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How Healthy Eating Can Help to Lower Your A1C
It goes without saying that a healthy diet can lead to a lot of health benefits. Better mood, energy, and overall healthy vitals. One other benefit you’ll find from a healthy diet is safe average blood sugar levels.
With a healthy diet, you can expect to see a gradual lowering of your blood sugar, rather than the quick lowering levels you see with exercise. But before we can understand how this can help lower our A1C, it’s important to understand a few things.
1. Testing Blood Sugar Can Be Tricky
These levels are ever changing. Your blood sugar can be raised and lowered day to day, meal to meal, and basically any second of the day. Depending on what you’re eating and whether or not you’re exercising. Additionally, the testing meters that many Type 1 diabetics use merely give us a glimpse into these levels rather than how your blood sugar levels change over time.
2. There Are Two Tests
Other Important Factors
Healthier blood sugar levels may have longer-lived red blood cells than those with poor regulation. This is why managing and maintaining healthy blood glucose levels is so important, as this allows red blood cells to live longer.
Fat Intake and Your A1c
The amount you eat can certainly have an impact on your hemoglobin and A1c levels. In a recent study, it was discovered that fat intake is associated with higher A1c levels. A similar study showed similar A1c levels were associated with saturated fan intake as well while on the other hand, those who took in more polyunsaturated fat had lower A1c levels.
High Protein Intake and A1c
Those who take in a high protein diet are likely to have a high serum urea which increases glycation. This could lead to much higher A1c levels.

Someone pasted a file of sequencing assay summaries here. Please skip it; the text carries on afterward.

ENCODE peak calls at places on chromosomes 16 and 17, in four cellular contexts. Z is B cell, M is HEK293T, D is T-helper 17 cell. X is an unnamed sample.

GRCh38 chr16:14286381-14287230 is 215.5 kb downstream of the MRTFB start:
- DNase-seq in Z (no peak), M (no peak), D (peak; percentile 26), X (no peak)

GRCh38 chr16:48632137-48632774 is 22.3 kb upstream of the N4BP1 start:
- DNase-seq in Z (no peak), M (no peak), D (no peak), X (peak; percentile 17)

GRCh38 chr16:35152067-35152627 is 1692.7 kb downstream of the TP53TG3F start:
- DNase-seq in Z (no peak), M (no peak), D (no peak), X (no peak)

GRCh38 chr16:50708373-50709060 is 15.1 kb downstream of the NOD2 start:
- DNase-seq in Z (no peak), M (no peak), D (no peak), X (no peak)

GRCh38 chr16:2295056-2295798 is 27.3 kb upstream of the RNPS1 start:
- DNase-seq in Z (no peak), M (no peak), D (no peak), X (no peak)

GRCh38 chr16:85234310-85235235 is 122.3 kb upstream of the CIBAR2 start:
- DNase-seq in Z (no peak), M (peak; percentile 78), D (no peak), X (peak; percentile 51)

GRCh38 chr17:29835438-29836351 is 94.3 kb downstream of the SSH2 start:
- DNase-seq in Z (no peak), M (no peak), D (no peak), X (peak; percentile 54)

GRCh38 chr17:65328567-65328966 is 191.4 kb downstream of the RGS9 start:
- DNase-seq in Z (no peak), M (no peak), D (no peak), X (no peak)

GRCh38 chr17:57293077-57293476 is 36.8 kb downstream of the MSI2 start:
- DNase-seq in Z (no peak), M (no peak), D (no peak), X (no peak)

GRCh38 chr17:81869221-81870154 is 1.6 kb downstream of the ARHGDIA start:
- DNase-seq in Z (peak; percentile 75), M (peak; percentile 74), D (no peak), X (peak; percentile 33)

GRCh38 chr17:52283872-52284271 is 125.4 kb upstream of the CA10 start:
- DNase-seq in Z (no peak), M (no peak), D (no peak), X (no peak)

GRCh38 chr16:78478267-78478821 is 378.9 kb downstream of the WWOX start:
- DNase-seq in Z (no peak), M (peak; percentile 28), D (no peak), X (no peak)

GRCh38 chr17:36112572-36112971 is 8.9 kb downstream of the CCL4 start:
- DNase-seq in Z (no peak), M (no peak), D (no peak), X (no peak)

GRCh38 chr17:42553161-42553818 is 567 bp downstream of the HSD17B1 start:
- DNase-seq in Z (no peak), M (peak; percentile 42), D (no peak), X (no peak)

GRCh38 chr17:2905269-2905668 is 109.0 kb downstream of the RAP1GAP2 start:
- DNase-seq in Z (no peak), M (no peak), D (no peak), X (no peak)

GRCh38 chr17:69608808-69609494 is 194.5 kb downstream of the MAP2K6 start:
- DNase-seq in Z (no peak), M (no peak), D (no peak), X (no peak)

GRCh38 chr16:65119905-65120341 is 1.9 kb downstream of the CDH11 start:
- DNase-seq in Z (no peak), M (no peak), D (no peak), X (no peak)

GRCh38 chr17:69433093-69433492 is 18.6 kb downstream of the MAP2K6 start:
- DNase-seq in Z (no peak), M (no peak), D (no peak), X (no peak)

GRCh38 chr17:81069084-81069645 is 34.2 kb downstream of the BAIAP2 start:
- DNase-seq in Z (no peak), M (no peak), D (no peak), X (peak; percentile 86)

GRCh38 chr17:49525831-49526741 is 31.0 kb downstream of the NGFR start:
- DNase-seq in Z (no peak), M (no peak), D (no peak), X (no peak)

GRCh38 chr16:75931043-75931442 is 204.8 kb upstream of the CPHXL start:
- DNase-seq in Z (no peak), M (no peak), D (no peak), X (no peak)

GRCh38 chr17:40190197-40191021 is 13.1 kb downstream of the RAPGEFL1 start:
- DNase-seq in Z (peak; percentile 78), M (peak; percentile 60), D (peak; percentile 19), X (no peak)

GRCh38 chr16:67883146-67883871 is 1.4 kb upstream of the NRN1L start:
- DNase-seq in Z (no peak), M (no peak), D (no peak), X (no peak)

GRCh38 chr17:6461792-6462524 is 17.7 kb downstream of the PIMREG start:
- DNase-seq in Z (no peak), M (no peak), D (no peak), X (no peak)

Antioxidant Supplementation and A1c
While more research is needed to confirm and deny this, there is still early research that does at least suggest that vitamin C, E, and coenzyme Q10 can decrease your hemoglobin A1c levels.
Anemia and A1c
The results on the effects of armenia on hemoglobin A1c are somewhat mixed.
Those with untreated b12, folic acid, hemolytic, or iron deficiency anemia will artificially show lowered A1c levels even if they show high glucose levels and while this may be true, it’s also true that iron deficiency anemia can also higher the levels of hemoglobin A1c. This is due to a compound known as malondialdehyde which is also known to increase glycation.
When it comes to determining A1c, there are many factors to consider. However, when it comes to specific reactions to certain diets, high levels of anything can affect how your body reacts. It’s important to keep a balanced diet whether you’re diabetic, predisposed to diabetes, or completely healthy. By eating healthy and exercising frequently, you can maintain the healthy happy balances you need.
If you need help with creating a diet plan with health coaching and nutrition, don’t hesitate to sign up for a 15-minute consultation with eat. Fuel to perform today!